How the hell am I going to cook the giant zucchini my mom gave to me last week? It is about a foot long and five inches wide. I am not exaggerating. She's been giving various giant zucchinis from her garden, and I am seriously starting to run out of ways to cook them. I've baked, roasted, grilled, fried, stir-fried, etc. And I really need to make us eat this one this week, otherwise it'll just go bad, and I'd hate to waste fresh food.

Mark and I have been trying to plan our meals - 1. to eat better, 2. to force ourselves to cook, 3. to save more money. It worked okay the first week, but we're running into some snags. The most annoying being - Mark hates leftovers, and he hates having the same thing twice in a row - like if we have Chinese food for dinner, he doesn't want it again the next night, even if it's not leftovers. He needs novelty, even though he's not necessarily a picky eater. The other thing I'm running into is that we're not eating enough of the groceries we get for the week. We always seem to want to eat whatever's not in the kitchen. Yesterday I caved and we ordered take-out, because I didn't eat lunch until nearly 2 o'clock, and that led to me being cranky and not wanting to cook. We're trying.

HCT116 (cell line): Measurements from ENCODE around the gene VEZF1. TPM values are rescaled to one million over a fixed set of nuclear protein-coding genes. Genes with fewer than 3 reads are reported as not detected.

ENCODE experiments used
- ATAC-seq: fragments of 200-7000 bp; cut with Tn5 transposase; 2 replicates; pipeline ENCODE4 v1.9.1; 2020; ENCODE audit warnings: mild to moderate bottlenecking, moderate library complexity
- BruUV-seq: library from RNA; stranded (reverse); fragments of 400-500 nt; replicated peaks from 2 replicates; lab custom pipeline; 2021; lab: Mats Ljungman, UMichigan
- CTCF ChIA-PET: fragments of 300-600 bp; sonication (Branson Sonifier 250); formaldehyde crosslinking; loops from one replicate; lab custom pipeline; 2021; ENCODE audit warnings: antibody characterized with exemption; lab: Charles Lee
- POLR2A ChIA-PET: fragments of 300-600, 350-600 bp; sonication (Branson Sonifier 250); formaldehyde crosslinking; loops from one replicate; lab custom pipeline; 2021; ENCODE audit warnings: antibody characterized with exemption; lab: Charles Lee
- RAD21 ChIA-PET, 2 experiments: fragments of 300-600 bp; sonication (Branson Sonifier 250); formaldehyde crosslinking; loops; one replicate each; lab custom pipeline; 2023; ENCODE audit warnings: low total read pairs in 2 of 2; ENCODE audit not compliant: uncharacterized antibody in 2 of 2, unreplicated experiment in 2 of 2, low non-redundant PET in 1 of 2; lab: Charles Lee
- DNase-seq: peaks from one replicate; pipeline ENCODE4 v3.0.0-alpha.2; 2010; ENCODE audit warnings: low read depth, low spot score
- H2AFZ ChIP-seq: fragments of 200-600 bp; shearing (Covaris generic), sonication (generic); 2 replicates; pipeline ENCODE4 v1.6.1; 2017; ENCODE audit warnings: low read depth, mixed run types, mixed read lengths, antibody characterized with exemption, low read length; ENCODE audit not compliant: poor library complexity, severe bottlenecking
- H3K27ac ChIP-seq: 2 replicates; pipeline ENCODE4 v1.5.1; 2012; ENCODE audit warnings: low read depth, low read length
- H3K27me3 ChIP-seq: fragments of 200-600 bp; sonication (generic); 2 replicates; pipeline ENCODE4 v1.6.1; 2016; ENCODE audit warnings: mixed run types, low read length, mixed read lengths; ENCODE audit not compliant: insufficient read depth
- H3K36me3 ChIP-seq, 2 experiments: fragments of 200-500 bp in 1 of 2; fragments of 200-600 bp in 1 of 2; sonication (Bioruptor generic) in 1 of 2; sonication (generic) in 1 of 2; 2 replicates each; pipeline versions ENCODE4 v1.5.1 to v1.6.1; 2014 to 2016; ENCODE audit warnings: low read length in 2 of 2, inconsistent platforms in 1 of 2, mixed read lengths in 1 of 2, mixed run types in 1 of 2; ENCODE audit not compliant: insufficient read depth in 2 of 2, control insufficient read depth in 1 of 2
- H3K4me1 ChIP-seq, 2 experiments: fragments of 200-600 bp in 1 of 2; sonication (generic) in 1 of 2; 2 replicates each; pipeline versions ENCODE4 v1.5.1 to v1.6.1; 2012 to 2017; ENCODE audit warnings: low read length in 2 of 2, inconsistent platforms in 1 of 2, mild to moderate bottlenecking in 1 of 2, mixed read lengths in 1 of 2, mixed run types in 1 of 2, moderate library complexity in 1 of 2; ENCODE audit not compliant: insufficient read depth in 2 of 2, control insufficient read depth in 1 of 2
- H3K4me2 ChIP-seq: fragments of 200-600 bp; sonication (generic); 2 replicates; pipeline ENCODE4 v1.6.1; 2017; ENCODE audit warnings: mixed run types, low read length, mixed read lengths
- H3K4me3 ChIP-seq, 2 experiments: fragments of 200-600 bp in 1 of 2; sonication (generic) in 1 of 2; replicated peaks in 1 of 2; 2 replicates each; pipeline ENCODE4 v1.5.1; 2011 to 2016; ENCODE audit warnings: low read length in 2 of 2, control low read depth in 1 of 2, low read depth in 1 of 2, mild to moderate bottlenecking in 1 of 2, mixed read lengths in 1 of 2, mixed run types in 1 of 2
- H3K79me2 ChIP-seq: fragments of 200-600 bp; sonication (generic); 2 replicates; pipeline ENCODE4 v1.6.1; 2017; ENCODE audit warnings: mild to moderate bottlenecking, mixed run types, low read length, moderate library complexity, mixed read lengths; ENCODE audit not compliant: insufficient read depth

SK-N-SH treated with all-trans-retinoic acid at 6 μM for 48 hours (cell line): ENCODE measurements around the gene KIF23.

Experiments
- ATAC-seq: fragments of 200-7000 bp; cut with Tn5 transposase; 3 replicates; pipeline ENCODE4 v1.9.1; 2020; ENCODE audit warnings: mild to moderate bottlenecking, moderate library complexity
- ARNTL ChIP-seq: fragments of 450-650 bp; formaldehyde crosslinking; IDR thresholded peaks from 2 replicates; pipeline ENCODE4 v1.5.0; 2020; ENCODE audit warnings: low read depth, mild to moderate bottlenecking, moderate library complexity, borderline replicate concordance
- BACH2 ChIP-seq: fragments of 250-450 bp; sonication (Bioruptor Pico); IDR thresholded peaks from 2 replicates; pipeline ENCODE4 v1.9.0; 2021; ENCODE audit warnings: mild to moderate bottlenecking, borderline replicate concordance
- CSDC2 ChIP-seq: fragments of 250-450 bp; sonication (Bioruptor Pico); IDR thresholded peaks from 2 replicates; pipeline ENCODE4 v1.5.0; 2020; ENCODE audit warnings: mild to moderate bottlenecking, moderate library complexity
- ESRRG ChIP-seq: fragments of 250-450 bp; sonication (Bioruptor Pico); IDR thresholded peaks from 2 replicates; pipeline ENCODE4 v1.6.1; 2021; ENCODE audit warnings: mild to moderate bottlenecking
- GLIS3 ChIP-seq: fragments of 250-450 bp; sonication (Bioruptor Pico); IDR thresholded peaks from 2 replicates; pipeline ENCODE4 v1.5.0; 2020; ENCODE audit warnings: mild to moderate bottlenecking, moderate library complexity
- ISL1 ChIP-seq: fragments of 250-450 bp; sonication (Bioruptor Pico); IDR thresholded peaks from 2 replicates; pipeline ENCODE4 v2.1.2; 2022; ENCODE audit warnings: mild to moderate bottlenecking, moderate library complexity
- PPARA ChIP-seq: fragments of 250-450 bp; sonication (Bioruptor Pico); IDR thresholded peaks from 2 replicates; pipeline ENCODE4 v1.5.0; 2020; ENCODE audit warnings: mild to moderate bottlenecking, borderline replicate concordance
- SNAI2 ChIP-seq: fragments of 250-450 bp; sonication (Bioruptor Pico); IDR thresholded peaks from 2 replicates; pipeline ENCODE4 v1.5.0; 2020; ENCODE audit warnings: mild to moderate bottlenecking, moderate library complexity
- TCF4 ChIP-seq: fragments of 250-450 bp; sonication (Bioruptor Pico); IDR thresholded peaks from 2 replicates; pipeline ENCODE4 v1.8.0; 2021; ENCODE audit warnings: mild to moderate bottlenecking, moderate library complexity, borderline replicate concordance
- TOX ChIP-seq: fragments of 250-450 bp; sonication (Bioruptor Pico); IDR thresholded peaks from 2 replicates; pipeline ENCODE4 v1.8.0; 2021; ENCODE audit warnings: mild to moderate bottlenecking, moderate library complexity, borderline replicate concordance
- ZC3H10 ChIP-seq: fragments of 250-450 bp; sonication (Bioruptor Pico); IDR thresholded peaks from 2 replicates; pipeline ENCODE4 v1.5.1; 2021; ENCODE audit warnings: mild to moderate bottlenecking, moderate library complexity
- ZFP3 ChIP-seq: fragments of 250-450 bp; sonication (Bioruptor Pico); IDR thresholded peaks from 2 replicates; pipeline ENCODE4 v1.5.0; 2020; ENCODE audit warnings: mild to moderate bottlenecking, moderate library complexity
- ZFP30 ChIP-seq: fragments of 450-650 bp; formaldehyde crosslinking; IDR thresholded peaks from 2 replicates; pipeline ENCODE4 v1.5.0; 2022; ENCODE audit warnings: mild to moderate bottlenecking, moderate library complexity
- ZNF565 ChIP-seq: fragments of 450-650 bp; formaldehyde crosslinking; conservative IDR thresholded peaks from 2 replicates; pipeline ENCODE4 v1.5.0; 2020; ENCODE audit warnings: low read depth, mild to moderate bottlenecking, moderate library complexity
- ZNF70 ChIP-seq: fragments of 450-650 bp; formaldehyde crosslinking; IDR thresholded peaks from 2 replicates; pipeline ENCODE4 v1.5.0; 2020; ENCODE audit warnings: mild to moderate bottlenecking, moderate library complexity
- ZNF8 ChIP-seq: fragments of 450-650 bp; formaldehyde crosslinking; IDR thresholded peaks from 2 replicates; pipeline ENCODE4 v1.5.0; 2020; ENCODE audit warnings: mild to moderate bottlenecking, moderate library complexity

If you're in the Bay Area, you should pick up this week's SF Bay Guardian, because it's their food issue, and they have a pull-out magazine listing a bunch of different places to eat at. In their weird foods section, they recommended Yank Sing and said, "When's the last time you had chicken feet?" To which I thought, "Wusses! I ate that two weeks ago!"